More than 160 professionals from leading humanitarian organizations as well as academic and policy circles took part in the deliberations. Organized around seven key themes, the Annual Meeting provided a first opportunity to gather experienced humanitarian negotiators in an informal manner with aiming to review a series of challenges and dilemmas arising across their practices.
Overall, participants recognized that humanitarian professionals engaged in frontline negotiations are confronted with increasingly complex environments that require new capacity and resources to analyse conflict situations and networks of actors, understand the perspectives of counterparts, as well as envisage practical avenues for ensuring the implementation of negotiated arrangements. Humanitarian negotiators should be able to draw from local norms and social networks to build ownership around humanitarian requirements and proposed arrangements. They should also remain cognizant of the perceptions of counterparts regarding the potential political dimensions or implications of humanitarian activities. A central observation of the participants related to the importance of sharing negotiation experiences across a community of practice so as to collectively learn and explore ways to improve negotiation practices and outcomes.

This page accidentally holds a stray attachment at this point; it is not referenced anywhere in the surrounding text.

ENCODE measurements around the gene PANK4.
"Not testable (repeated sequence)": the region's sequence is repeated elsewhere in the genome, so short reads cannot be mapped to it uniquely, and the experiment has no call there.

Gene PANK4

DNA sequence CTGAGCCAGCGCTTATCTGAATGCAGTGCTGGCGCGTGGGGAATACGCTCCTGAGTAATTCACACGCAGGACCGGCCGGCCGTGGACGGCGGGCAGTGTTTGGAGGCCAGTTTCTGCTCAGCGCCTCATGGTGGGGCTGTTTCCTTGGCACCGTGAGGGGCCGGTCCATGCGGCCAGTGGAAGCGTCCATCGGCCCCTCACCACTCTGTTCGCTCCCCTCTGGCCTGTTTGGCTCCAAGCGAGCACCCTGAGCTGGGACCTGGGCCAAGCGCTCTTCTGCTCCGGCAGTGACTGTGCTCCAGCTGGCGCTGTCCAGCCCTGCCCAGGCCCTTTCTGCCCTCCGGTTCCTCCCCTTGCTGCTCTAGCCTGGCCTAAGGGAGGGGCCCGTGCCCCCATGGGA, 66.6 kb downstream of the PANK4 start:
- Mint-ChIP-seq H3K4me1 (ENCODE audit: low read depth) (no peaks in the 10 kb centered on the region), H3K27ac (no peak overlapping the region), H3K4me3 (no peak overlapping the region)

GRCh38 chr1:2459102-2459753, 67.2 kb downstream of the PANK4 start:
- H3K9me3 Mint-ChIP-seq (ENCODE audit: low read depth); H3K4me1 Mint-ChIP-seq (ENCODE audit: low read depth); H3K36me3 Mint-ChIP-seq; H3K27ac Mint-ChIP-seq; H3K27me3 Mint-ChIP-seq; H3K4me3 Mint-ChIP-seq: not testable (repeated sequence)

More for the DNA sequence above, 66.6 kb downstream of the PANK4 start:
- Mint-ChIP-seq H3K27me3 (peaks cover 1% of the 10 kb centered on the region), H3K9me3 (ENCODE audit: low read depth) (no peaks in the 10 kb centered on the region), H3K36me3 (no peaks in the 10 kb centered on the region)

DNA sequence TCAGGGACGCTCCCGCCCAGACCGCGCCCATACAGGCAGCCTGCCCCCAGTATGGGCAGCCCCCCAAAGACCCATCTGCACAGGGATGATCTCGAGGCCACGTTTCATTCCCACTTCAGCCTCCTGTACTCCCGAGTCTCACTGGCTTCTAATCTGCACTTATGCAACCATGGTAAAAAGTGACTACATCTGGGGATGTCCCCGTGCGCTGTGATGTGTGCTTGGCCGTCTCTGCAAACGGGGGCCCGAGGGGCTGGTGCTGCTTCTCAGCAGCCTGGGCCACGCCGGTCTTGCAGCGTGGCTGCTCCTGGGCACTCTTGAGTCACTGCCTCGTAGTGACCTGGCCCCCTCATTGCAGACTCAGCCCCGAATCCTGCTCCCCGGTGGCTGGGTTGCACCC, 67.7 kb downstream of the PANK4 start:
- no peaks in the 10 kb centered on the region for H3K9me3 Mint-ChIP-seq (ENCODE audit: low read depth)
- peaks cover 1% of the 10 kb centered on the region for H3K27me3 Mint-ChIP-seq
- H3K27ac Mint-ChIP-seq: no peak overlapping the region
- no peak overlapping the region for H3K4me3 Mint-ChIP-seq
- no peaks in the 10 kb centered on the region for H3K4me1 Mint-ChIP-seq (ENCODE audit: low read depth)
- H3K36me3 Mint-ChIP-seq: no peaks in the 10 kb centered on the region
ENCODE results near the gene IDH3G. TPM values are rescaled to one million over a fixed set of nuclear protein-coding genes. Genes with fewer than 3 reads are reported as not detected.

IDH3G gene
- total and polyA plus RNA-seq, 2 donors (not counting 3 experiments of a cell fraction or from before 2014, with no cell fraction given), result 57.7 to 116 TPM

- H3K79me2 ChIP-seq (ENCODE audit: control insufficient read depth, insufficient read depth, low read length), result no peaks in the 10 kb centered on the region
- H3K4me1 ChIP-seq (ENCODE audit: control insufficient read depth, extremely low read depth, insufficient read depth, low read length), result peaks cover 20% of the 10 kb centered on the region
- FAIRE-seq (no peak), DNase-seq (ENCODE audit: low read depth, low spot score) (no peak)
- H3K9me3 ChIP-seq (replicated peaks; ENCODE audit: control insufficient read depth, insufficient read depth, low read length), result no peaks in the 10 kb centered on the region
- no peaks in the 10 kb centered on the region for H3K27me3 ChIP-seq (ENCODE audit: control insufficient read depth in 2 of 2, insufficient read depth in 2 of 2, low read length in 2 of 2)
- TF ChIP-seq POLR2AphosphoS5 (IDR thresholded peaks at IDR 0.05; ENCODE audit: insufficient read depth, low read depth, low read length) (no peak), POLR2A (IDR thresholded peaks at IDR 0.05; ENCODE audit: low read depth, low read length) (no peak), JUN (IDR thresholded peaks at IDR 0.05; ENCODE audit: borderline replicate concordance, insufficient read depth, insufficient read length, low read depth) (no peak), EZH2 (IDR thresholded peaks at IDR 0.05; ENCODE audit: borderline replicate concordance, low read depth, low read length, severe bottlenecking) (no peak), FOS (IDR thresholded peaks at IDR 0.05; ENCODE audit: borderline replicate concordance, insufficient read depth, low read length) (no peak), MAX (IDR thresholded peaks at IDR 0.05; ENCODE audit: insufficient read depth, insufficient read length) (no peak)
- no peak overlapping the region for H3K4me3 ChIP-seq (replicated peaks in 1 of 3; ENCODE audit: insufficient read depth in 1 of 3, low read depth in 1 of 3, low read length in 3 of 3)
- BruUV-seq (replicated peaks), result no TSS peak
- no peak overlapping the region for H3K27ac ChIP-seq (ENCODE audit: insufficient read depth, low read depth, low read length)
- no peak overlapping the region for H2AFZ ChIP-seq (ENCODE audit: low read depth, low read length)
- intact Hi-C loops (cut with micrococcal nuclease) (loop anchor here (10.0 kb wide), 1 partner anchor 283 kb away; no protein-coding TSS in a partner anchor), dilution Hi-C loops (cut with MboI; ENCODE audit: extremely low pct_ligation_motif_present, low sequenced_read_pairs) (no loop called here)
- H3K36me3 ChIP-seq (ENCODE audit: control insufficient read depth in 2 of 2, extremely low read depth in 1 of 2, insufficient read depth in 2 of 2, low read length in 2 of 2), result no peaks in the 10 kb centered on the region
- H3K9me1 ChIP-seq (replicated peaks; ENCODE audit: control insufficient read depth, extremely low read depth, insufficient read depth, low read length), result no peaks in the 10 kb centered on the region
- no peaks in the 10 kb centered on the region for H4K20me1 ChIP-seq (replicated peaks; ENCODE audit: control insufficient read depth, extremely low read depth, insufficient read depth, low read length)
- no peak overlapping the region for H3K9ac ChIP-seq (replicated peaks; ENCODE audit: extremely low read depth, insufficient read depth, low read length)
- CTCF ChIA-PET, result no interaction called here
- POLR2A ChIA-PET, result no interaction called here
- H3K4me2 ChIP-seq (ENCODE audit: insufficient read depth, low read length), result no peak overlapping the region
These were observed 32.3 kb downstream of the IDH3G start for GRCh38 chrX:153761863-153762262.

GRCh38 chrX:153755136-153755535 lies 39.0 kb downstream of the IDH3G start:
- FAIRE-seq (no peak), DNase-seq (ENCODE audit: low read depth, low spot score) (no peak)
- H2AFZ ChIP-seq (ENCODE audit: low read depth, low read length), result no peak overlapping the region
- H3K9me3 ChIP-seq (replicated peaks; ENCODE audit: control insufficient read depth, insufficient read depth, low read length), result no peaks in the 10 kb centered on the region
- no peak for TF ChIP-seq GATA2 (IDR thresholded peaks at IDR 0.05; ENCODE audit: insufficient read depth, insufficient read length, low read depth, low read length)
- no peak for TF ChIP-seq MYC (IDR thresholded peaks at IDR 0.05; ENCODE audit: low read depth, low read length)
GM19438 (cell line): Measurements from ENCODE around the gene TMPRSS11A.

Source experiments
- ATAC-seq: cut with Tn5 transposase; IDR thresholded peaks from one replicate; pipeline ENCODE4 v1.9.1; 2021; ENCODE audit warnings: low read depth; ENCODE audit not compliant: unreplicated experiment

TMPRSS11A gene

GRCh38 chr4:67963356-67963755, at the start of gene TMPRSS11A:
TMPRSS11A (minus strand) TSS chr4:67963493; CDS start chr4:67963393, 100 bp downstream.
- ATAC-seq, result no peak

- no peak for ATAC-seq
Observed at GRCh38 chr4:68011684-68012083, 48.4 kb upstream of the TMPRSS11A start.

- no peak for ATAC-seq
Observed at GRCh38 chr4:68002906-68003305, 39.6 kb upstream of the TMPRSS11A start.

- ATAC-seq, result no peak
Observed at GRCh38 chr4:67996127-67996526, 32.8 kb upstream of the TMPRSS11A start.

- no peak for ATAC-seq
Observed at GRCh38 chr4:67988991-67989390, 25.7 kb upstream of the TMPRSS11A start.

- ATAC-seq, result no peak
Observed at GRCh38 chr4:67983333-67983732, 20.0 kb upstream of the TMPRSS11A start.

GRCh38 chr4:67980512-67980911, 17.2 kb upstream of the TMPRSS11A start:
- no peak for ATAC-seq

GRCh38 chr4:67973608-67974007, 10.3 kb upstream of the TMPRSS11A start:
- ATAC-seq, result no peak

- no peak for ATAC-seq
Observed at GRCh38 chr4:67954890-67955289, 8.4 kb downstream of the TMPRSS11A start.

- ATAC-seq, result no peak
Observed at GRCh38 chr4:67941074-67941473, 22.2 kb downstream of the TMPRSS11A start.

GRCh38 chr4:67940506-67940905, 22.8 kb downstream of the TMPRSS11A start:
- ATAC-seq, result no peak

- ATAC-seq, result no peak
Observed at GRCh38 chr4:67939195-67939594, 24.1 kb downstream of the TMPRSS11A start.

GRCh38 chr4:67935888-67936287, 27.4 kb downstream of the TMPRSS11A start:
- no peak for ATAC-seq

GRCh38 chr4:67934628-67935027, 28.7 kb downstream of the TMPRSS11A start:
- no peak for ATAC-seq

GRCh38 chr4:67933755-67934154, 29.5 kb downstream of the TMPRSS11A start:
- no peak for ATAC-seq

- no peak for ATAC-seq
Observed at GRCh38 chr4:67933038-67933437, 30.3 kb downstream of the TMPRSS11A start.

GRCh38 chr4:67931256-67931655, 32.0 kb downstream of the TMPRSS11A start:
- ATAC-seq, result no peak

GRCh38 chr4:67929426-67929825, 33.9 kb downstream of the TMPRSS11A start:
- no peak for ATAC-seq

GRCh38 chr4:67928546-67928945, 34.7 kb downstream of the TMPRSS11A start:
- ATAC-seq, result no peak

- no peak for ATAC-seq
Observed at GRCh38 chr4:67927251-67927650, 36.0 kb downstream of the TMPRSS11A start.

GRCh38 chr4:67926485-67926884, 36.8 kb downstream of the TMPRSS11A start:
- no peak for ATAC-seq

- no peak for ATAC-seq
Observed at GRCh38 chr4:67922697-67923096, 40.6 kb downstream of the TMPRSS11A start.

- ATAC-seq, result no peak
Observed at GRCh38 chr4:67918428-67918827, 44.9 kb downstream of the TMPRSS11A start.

Participants observed a lack of understanding within aid agencies of the strategic character of humanitarian negotiations, leaving humanitarian negotiators often isolated and under- resourced. Likewise, negotiation practices on the frontlines seem rarely discussed in policy circles. As a result, frontline humanitarian negotiators often have limited guidance in the planning of negotiation processes, the design of humanitarian arrangements, and the evaluation of cost and benefit of tactical options.
In this context, participants presented a number of expectations toward the new Centre of Competence on Humanitarian Negotiation, including the provision of professional development opportunities tailored to the needs of frontline humanitarian negotiators, the development of practical analytical and planning tools for field practitioners, the preparation of case studies analysing recurring challenges and dilemmas of humanitarian negotiation practices, and the creation of a safe space for the sharing of experience among field practitioners.
The Centre of Competence, together with the Strategic Partners, donor, and members of the community of practice, will review these expectations carefully as the Centre of Competence plans its first year of activities.
The Annual Meeting was made possible thanks to the support of the Swiss Federal Department of Foreign Affairs.